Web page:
# Sampling Without Replacement, from Victor Niederhoffer

January 11, 2009 |

Sometimes one sees almost every conceivable variations of prices during the year. It's like an evil genius had a bag of tricks and never had to repeat one exactly the same way. I wonder if it's possible to turn this around and assume that there is a finite number of tricks, possible variations that will occur and then predict that the ones not used yet will eventually be used. This becomes particularly relevant for people who look for repetitions of past patterns and in days like this find that there is nothing similar to it in history. Regrettably, that is true almost every day. There should be some creative ways of testing this.

We could look at market entropy, in an information theoretical sense:

Code every possible pattern in bit form, eg 1110011000111

Measure entropy.

See if the market is maximizing it, this would be the "Second Principle of Market Dynamics".

We could also have a Prigogine's Theorem analog i.e the market is forming patterns that will minimize its entropy production.

As an analogous situation, I believe that slot machines, keno games, etc. have their results or numbers selected by random number generator formulas. I always thought that if one is an expert on the existing formulas or was able to generate a random number generator formula based on a series of outcomes then he could beat the game.

I realize that the casino could easily thwart this in keno but it would take additional work on their part for the slots.

In the stock & futures market, I understand there is some pattern recognition software now available. I have no experience with it.

## James Sogi writes:

Maybe sampling something simple like variance over the last couple days might give one a clue. Volatility clusters, and lack of volatility clusters, and variance of volatility within those clusters or length of the clusters, or the survival rates. Again the replacement issue and the assumption of independence clash. The replacement assumes independence, but a cluster model assumes some correlation.

A related (and very important) topic is the number of stable patterns achievable by a set of interconnected nodes. On this topic, a worthwhile read is Stuart Kauffman. Kauffman's work is rather well presented in a chapter of Deep Simplicity: Bringing Order to Chaos and Complexity , John Gribbin, Random House. 2005. ISBN 1-4000-6256-X.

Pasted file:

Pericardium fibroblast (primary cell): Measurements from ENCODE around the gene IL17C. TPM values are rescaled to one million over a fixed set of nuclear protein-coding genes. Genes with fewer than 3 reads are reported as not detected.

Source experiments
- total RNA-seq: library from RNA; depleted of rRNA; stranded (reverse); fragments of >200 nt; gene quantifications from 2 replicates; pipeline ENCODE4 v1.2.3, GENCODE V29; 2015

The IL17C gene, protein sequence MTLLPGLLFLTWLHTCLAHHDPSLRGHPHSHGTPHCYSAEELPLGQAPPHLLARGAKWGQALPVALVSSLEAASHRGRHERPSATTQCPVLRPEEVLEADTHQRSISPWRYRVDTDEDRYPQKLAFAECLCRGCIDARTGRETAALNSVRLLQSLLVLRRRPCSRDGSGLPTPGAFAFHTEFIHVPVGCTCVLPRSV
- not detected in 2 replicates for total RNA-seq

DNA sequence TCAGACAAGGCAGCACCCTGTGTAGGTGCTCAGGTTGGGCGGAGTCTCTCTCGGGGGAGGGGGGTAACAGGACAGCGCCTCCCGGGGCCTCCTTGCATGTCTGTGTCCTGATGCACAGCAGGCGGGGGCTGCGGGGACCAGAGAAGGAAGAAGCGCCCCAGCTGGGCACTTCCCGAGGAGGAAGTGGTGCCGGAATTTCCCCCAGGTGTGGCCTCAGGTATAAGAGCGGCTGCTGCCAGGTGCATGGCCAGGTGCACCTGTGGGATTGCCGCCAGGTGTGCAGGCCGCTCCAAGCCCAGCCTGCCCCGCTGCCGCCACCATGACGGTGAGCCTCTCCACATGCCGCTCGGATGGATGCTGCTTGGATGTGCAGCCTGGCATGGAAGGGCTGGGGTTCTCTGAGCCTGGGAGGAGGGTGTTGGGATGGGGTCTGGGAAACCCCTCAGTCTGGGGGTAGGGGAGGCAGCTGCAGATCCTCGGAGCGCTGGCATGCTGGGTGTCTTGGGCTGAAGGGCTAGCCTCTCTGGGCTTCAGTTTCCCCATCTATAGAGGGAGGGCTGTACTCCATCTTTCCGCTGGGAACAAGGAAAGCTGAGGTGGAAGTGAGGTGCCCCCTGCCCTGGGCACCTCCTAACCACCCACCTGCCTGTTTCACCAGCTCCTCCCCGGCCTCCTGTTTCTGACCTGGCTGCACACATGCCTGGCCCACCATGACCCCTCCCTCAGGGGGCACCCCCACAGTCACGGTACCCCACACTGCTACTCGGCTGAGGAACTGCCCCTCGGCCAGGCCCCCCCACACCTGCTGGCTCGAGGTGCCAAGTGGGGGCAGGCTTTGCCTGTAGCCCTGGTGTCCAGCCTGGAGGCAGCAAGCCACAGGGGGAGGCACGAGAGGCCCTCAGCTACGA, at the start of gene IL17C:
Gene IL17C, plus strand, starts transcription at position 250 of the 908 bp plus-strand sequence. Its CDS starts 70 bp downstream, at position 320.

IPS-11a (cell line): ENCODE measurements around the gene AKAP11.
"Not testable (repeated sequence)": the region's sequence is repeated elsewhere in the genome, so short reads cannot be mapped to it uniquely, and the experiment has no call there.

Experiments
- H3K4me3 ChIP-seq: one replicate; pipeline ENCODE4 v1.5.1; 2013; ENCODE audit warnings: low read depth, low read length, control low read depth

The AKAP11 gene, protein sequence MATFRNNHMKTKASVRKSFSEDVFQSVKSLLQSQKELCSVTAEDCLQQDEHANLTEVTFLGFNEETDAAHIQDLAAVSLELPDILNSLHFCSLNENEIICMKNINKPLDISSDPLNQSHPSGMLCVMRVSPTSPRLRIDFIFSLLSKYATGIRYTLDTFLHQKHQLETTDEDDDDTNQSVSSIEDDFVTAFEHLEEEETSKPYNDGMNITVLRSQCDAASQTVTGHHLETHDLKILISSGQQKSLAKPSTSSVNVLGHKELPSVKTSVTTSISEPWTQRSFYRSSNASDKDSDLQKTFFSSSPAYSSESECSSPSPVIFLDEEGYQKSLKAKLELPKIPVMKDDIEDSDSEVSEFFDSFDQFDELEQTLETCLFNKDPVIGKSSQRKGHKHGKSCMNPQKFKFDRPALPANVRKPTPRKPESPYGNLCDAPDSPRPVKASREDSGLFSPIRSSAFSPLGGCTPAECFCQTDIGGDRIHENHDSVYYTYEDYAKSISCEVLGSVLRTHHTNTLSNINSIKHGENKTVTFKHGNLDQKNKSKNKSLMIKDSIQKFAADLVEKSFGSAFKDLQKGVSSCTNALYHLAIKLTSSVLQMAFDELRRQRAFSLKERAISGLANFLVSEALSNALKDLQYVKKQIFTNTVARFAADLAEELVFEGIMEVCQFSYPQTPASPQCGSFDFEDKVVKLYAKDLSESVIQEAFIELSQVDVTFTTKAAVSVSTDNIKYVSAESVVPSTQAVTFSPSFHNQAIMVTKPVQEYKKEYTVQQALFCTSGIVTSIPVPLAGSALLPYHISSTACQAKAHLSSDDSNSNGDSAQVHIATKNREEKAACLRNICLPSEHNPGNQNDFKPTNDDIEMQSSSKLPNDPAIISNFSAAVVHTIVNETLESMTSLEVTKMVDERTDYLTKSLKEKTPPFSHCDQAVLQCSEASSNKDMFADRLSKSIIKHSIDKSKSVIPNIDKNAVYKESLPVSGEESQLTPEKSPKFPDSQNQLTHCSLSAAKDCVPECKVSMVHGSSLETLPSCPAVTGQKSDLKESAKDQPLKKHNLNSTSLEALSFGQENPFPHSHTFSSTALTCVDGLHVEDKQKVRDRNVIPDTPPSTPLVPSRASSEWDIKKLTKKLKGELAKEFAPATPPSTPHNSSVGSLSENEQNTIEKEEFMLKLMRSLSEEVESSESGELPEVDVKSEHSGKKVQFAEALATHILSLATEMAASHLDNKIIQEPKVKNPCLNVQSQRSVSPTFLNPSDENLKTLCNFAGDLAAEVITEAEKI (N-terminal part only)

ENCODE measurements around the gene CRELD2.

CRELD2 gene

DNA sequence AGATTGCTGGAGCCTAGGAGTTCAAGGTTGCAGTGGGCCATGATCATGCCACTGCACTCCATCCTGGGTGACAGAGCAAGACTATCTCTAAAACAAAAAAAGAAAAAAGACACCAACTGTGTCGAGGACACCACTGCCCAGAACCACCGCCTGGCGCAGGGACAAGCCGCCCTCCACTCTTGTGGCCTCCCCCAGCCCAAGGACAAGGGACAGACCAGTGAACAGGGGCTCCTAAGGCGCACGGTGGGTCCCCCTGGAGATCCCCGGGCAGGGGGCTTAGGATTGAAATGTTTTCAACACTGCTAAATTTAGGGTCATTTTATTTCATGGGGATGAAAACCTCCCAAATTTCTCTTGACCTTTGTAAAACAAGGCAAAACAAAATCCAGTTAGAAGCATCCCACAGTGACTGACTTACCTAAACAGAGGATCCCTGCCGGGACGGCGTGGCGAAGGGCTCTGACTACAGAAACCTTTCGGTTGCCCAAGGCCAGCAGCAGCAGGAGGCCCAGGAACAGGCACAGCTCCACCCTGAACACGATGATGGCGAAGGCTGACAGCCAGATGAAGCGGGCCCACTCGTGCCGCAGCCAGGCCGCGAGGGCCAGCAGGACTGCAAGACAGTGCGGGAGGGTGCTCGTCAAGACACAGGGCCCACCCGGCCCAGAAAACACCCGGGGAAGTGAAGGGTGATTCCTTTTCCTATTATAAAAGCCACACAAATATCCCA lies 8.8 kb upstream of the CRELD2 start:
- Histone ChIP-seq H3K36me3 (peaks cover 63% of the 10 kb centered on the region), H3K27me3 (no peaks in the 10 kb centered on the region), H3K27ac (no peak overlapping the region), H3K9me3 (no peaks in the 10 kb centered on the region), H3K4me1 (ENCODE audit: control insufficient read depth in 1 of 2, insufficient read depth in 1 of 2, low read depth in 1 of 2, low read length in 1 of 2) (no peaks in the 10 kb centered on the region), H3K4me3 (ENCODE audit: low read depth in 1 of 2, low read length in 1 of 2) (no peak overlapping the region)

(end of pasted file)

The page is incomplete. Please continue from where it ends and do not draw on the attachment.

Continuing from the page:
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1. James M. Schroeder on January 9, 2009 10:51 am

I really like this as a way of thinking about the market, but even if one could list all of the market's tricks there would still be two main problems I can think of.

1. Maybe some of the tricks are present multiple times in the bag.
2. The bag must from time to time be refilled and shaken up, and figuring out how often this happens would be crucial.

Another perhaps more sinister problem would arise if one of the tricks in the bag was "repeat the last trick".

2. douglas roberts dimick on January 9, 2009 12:31 pm

Why “turn this around and assume that there is a finite number that will occur and then predict” for purposes of testing or modeling? Instead or a prospective assimilation, why not relate “variations of prices” to quantified time and mass correlations for testing (or indicating) functional states of (non)directional patterns? With or without replacement, statistical sampling of market input presents the constant (or repeating anomaly) of patterning (or trend or directional) variants due to numerically defined universe and population “formations.” Therefore, it (being that state-input-output patterning) cannot be reduced to a mathematic calculation (or quantification) without first articulating a metacircular (state-input-state) formulation of those static conditions (or the stochastic ecology) of both current and past price action – notably, the beginning and end of any given state, as so rules-based defined. dr

3. douglas roberts dimick on January 10, 2009 2:53 am

My research and developing QR (or quantitative relativity) found that applications of cluster and randomness theorems may encode (or embed) emotive imposition of patterns, even when we quantify such formulations, often being guised as science.

In a recent post reflecting upon the Madoff event, consider these selected excerpts…

“Dopamine neurons weren’t designed to deal with the unpredictable oscillations of Wall Street… following our primitive reward circuits. Unfortunately, the same circuits that are so good at tracking squirts of apple juice will fail completely in these utterly unpredictable situations.”

“People enjoy investing in the market and gambling in a casino for the same reason that they see Snoopy in the clouds,” says Read Montague. “When the brain is exposed to anything random, like a slot machine or the shape of a cloud, it automatically imposes a pattern onto the noise. But that isn’t Snoopy, and you haven’t found the secret pattern in the stock market.”

“That’s why a randomly selected stock portfolio will, over the long run, beat… the vast majority of mutual funds in any given year.”

“Since the market is a random walk with an upward slope,… [i]nvestors who do nothing to their stock portfolio - they don’t buy or sell a single stock - outperform the average “active” investor by nearly 10 percent.”

“Wall Street has always searched for the secret algorithm of financial success, but the secret is that there is no secret. The world is more random than we can imagine. That’s what our emotions can’t understand.”